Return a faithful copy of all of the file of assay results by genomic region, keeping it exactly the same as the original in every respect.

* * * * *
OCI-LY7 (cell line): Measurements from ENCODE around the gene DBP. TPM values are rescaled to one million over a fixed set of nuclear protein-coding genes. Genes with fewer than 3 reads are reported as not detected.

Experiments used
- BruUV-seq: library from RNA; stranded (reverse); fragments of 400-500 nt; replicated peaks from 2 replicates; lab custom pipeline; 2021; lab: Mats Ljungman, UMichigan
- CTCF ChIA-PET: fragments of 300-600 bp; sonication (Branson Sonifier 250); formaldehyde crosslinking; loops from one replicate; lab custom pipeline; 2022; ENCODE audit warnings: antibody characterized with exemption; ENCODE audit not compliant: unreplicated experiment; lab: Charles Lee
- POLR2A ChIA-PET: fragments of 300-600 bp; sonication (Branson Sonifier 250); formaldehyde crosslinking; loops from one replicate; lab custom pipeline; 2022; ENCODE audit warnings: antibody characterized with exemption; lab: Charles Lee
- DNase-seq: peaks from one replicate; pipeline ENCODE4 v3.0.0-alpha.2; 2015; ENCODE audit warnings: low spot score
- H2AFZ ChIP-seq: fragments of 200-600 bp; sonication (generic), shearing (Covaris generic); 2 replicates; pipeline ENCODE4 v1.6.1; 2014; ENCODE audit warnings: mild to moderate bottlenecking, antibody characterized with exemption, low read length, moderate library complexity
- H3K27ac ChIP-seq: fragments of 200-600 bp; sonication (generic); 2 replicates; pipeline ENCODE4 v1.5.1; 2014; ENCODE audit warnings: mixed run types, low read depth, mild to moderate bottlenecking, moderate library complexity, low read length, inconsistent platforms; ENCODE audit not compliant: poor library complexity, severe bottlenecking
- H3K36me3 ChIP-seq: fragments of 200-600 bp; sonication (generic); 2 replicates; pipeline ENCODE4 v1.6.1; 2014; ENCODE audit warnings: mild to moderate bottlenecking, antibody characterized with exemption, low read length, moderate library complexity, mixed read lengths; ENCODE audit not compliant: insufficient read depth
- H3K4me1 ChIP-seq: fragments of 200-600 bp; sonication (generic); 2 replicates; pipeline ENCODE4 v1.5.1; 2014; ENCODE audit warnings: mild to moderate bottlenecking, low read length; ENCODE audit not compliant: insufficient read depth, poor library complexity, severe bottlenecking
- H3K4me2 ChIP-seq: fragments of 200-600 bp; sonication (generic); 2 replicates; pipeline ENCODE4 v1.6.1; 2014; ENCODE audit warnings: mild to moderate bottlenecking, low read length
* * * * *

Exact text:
OCI-LY7 (cell line): Measurements from ENCODE around the gene DBP. TPM values are rescaled to one million over a fixed set of nuclear protein-coding genes. Genes with fewer than 3 reads are reported as not detected.

Experiments used
- BruUV-seq: library from RNA; stranded (reverse); fragments of 400-500 nt; replicated peaks from 2 replicates; lab custom pipeline; 2021; lab: Mats Ljungman, UMichigan
- CTCF ChIA-PET: fragments of 300-600 bp; sonication (Branson Sonifier 250); formaldehyde crosslinking; loops from one replicate; lab custom pipeline; 2022; ENCODE audit warnings: antibody characterized with exemption; ENCODE audit not compliant: unreplicated experiment; lab: Charles Lee
- POLR2A ChIA-PET: fragments of 300-600 bp; sonication (Branson Sonifier 250); formaldehyde crosslinking; loops from one replicate; lab custom pipeline; 2022; ENCODE audit warnings: antibody characterized with exemption; lab: Charles Lee
- DNase-seq: peaks from one replicate; pipeline ENCODE4 v3.0.0-alpha.2; 2015; ENCODE audit warnings: low spot score
- H2AFZ ChIP-seq: fragments of 200-600 bp; sonication (generic), shearing (Covaris generic); 2 replicates; pipeline ENCODE4 v1.6.1; 2014; ENCODE audit warnings: mild to moderate bottlenecking, antibody characterized with exemption, low read length, moderate library complexity
- H3K27ac ChIP-seq: fragments of 200-600 bp; sonication (generic); 2 replicates; pipeline ENCODE4 v1.5.1; 2014; ENCODE audit warnings: mixed run types, low read depth, mild to moderate bottlenecking, moderate library complexity, low read length, inconsistent platforms; ENCODE audit not compliant: poor library complexity, severe bottlenecking
- H3K36me3 ChIP-seq: fragments of 200-600 bp; sonication (generic); 2 replicates; pipeline ENCODE4 v1.6.1; 2014; ENCODE audit warnings: mild to moderate bottlenecking, antibody characterized with exemption, low read length, moderate library complexity, mixed read lengths; ENCODE audit not compliant: insufficient read depth
- H3K4me1 ChIP-seq: fragments of 200-600 bp; sonication (generic); 2 replicates; pipeline ENCODE4 v1.5.1; 2014; ENCODE audit warnings: mild to moderate bottlenecking, low read length; ENCODE audit not compliant: insufficient read depth, poor library complexity, severe bottlenecking
- H3K4me2 ChIP-seq: fragments of 200-600 bp; sonication (generic); 2 replicates; pipeline ENCODE4 v1.6.1; 2014; ENCODE audit warnings: mild to moderate bottlenecking, low read length